- Hadoop (2008)
- Wavefront Agent (2015-2017)
- CPython (2022)
- Hobby Projects (2019-now)
- And to wrap up, participation
I had a pleasant summer internship at Apple one year, researching if Hadoop could replace their in-house analytics for music recommendations on the iTunes store. It could not (or, at least, I could not ;). In the process I actively participated in a Hadoop mailing list. Mostly I was asking questions, but I occasionally helped others.
I’m not sure how much survives, but I did find one message from an online archive! Not even indexed by Google when you search my name. Talk about deep in the internet.
On Jul 22, 2008, at 12:22 PM, Mori Bellamy wrote:
> hey all,
> let us say that i have 3 boxes, A B and C. initially, map tasks are
> running on all 3. after most of the mapping is done, C is 32% done
> with reduce (so still copying stuff to its local disk) and A is
> stuck on a particularly long map-task (it got an ill-behaved record
> from the input splits). does A's intermediate map output data go
> directly to C's local disk, or is it still written to HDFS and
> therefore distributed amongst all the machines? also, will A's disk
> be a favored target for A's output bytes, or is the target volume
> independent of the corresponding mapper?
Wavefront Agent (2015-2017)
Wavefront is a metrics ingestion, monitoring, and alerting solution. It has been renamed a few times due to an acquisition.
I had an opportunity to contribute an open source open source parts of Wavefront: the Agent. Intelligent batching and encoding enables greater scale than more naive approaches.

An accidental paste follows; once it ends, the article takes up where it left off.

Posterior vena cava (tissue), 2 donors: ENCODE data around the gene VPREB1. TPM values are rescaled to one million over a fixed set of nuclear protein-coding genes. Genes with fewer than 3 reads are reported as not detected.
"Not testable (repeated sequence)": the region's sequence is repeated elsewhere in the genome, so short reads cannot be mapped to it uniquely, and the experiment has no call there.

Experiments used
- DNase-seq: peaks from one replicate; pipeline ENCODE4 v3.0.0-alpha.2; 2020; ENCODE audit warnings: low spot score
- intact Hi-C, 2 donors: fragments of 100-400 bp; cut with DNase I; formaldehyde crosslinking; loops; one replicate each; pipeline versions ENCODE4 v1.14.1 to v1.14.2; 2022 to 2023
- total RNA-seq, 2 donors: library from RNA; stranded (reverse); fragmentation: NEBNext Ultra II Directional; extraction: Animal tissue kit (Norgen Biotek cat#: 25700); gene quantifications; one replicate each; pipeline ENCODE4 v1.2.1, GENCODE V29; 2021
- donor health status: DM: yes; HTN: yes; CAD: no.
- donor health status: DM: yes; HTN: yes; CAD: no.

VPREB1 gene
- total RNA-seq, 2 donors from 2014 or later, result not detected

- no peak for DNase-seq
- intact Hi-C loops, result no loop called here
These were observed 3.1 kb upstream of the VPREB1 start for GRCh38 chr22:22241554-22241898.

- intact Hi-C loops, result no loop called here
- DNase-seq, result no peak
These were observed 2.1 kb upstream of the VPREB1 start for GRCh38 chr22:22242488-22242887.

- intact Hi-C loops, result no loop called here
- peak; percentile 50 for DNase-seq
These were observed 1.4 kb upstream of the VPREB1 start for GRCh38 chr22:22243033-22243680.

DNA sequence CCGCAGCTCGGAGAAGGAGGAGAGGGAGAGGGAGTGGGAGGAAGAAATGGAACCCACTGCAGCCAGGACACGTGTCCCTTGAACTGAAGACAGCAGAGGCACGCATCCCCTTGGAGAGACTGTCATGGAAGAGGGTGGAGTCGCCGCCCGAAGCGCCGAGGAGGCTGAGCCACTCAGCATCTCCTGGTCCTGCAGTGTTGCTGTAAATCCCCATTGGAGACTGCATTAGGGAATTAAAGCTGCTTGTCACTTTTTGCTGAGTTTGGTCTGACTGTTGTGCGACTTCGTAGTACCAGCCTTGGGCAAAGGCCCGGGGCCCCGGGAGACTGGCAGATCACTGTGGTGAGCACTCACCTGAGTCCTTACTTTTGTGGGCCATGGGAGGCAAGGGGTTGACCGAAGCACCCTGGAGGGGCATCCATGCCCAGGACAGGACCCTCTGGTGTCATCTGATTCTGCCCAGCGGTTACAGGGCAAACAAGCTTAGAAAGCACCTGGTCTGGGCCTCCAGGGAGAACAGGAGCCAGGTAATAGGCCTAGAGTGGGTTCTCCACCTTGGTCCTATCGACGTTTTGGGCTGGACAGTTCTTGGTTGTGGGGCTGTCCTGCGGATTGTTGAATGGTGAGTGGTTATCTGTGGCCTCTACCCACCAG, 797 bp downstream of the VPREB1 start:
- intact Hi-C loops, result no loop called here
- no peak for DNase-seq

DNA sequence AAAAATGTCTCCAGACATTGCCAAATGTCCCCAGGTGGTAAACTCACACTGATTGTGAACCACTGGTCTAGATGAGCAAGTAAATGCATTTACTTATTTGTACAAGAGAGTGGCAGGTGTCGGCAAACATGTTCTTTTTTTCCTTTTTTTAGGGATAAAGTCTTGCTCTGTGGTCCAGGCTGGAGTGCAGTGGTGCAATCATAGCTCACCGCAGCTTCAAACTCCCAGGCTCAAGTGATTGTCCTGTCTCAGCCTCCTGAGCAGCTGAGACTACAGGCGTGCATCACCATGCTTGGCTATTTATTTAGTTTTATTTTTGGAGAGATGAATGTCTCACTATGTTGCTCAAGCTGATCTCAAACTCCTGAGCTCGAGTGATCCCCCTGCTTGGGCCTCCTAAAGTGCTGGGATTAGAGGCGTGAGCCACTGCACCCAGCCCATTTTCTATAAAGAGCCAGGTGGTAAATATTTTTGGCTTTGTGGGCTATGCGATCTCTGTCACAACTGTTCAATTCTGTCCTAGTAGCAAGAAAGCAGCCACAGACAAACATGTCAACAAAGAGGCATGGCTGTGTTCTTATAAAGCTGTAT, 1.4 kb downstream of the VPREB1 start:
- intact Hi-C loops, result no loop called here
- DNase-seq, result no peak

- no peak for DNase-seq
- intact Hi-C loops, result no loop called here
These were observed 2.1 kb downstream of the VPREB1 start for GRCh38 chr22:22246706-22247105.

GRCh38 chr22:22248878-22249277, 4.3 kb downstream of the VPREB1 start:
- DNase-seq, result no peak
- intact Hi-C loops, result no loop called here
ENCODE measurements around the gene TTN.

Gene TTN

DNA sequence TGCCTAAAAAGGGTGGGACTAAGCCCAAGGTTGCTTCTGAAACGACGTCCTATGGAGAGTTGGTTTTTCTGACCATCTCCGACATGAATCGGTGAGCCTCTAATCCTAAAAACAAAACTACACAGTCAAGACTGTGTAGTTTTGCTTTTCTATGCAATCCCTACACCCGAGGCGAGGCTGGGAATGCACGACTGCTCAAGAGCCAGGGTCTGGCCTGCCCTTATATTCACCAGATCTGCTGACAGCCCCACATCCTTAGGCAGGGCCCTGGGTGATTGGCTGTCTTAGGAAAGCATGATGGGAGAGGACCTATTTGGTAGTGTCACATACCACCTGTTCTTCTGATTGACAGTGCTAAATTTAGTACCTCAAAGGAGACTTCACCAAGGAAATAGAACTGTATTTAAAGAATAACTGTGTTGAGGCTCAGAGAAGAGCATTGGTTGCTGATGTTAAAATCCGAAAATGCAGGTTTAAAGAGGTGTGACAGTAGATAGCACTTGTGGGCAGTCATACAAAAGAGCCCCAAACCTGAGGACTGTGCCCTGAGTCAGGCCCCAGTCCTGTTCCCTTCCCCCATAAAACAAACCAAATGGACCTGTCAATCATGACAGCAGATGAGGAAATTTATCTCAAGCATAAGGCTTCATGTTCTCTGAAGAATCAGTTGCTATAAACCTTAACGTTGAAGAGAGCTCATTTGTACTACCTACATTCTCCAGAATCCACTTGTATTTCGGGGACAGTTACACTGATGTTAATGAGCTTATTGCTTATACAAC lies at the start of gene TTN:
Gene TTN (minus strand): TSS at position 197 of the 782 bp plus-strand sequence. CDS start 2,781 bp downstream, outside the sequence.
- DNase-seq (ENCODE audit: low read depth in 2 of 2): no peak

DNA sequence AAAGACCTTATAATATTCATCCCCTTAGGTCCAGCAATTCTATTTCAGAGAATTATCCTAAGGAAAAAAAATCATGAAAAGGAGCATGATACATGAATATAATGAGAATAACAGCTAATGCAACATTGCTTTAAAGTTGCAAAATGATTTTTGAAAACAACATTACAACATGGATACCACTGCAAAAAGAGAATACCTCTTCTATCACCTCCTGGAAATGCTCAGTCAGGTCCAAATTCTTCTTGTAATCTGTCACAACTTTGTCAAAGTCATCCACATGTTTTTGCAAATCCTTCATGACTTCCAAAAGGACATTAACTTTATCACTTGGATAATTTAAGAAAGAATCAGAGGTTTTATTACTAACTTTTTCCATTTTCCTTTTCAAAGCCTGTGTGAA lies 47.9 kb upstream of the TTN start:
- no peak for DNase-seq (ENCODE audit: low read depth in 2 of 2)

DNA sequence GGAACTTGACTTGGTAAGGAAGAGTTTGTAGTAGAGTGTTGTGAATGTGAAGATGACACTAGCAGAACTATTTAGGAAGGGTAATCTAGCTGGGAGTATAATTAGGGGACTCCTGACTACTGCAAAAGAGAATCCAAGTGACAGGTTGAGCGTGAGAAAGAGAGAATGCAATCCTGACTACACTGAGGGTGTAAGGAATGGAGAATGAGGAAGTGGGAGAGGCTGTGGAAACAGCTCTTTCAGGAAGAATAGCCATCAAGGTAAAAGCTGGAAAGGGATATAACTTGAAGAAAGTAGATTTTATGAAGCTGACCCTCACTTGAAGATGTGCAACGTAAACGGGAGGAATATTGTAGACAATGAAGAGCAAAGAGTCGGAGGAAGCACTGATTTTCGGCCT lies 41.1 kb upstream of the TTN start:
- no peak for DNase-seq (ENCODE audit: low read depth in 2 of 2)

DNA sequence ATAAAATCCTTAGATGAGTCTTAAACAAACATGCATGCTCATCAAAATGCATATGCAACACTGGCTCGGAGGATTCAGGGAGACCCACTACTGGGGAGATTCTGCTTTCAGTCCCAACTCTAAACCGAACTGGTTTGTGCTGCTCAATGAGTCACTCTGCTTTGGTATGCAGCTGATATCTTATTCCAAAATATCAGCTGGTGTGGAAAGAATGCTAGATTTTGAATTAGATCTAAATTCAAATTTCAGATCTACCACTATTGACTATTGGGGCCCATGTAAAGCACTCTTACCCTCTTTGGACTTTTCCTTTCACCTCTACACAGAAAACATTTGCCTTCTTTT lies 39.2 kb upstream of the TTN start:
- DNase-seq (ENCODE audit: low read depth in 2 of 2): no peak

I also had a hand in the creation and distribution of RPMs and DEBs for said agent.
My favorite contribution to FOSS during this time is actually my participation on a 8 year old (and presently unsolved) docker issue: TCP-RESET Packets are not masqueraded. At that time in my journey, diagnosing a heisenbug in a machine’s transport layer was a heavy lift. The issue is so subtle, it remains open for 8 years and counting, with someone chiming in once a year. It makes me ponder what “production quality” means, in a good way.
If you ever find yourself on Windows and you want to play a sound through your computer’s speakers, I hope you will find it somewhat easier than before
It’s a small contribution, but Python is so important to me that I want to show it off anyway!
Hobby Projects (2019-now)
Of course, we have some other
project entries from this very blog.
GrayTabby is named after my cat. It’s a browser extension compliant with the WebExtensions API, formalized by Mozilla. While it was fun, its value was marginal, and eventually the History browsing experience of web browsers became good enough to obviate it.
Porygon was an absolutely engaging romp through the world of digital circuits and interfacing with them through GPIO. I shared it with Pyninsula in a talk. That was the talk I learned that excitement makes talks run long, and I really ought to practice talks in advance with timing in mind. Sorry to all attendees for going over :).
And to wrap up, participation
I think one of the overlooked things in open source participation is commenting on bug reports. The anecdata and code snippets you post there are part of a larger process in which everyone converges on something helpful to solve a complicated issue.